Monday, March 22, 2010

Gimme Some...Straight Talk, Straight Talk...

I just re-watched a movie that I haven't seen since I was a young tyke in the 90s and before I knew that some people were considered good actors and others were considered lousy.  All I wanted from a movie was a star I liked and a good laugh...and maybe some music.  Keep in mind though, that I was only 8 at the time and so my tastes were pretty much as you'd expect them to be.  I think the most challenging thing I had seen at this point was Who Framed Roger Rabbit? so its no surprise that I loved Straight Talk with Dolly Parton.  It was cute, had a pretty personality in it, and even had a fun soundtrack full of music Parton sang for the film.  However, I'd only seen it once in the theater (and maybe on video, I honestly can't remember) so I couldn't judge my memory of it last night when I saw it available on Netflix instant watch.  I didn't have anything better to do so I figured..."What the hell, I'll turn Dolly on."  I mean, I still love 9 to 5 and Steel Magnolias and The Best Little Whorehouse in Texas is one of the best underrated film musicals of the 80s, so why shouldn't this one be good?

For those who don't know (or can't remember), Straight Talk is the story of Shirlee Kenyon (Dolly Parton) who works as a dance instructor in a small hick town and who loses her job because she's a better talker than an instructor.  Her clients love her because she listens and tells them how it is, but it doesn't do much for the dance hall.  On top of that, her live-in boyfriend treats her like dirt and refuses to move to Chicago with her.  So, in a fit of defiance, she packs her belongings into his bowling bag and heads off to the Windy City.  When she arrives, he makes a wish on a bridge (losing a $20 in the process) and is 'rescued' by a reporter named Jack Russell (James Woods) who mistakes her mad grab for the rouge bill as an attempt to jump into the river.  She runs into the reporter again when she accidentally convinces his girlfriend (a young Teri Hatcher) to leave him.  Shirlee then goes job hunting and gets absolutely no luck until she goes to a local radio station to try her hand at being a receptionist.  However, an accident and an empty radio booth places her on the air as Dr. Shirlee, an advice giving psychologist.  It turns out that Shirlee is a natural and the public loves her.  So the radio invents a fake past for her and tries to keep everyone from suspecting that she's a fraud...which gets Jack's the urge to unearth her secrets for his paper.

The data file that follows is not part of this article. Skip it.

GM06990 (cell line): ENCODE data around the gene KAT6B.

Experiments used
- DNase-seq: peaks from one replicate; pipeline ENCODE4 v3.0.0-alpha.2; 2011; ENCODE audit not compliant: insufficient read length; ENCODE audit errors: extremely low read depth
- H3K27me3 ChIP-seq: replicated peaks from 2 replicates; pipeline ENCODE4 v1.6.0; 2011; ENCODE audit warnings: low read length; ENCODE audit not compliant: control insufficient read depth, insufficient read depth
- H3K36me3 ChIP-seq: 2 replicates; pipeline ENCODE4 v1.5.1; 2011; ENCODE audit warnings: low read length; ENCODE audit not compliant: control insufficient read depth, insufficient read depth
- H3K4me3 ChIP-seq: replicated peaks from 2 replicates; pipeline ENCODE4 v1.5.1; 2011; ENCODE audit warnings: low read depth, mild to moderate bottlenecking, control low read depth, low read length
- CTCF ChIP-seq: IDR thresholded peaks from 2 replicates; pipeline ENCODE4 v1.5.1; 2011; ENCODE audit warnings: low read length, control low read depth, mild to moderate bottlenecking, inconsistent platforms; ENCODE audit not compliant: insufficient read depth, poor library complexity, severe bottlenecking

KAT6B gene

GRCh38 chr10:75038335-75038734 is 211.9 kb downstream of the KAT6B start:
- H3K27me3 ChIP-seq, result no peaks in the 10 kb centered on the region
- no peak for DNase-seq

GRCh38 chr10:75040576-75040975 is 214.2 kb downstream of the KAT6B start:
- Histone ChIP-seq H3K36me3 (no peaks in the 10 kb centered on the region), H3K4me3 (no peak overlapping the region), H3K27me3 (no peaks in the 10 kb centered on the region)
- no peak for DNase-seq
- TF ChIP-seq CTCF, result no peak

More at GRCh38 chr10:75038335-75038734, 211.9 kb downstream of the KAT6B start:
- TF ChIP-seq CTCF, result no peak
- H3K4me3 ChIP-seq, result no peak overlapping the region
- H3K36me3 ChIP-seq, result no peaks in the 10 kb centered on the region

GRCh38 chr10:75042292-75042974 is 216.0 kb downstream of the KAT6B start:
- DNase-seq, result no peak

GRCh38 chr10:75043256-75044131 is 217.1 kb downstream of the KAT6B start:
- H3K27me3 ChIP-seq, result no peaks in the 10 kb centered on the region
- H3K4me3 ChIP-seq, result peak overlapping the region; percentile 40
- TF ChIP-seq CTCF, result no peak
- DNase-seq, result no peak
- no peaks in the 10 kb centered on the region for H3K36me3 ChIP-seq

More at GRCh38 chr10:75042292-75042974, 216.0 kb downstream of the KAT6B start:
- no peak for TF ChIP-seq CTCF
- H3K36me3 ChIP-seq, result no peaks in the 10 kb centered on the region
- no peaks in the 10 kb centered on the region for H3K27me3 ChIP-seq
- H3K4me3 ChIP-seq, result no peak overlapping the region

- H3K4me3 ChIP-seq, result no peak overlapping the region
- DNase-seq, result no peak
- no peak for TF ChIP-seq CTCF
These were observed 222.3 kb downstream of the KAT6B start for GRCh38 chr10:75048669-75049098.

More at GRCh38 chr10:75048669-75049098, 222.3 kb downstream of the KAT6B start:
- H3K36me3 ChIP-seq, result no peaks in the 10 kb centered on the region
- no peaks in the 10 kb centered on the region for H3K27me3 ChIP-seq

It really is an adorable film, and I love hearing Dolly telling it like it is.  She gives a lot of great, common sense advice to those troubled callers and she never is judgmental or rude.  She has a wonderful sense of comic timing and surprisingly good chemistry with Woods, who is rather charming (compared to his usual smarmy bastards).  If you've never seen it, or its been a long time, pick this one up again and give it a whirl.  I had a great time revisiting it (something I can't say the same for Curly Sue, which I also re-watched last night) and it made me wonder why Dolly hasn't done more work.  She really is a natural.  Sure, she's doing a lot of playing herself...but lots of other actors do that and they don't get called out on it.  I think if we gave her a Meryl Streep-esque comeback, the public would love it.  I know I would.  Enjoy the clip below, and finish the whole thing sometime :)

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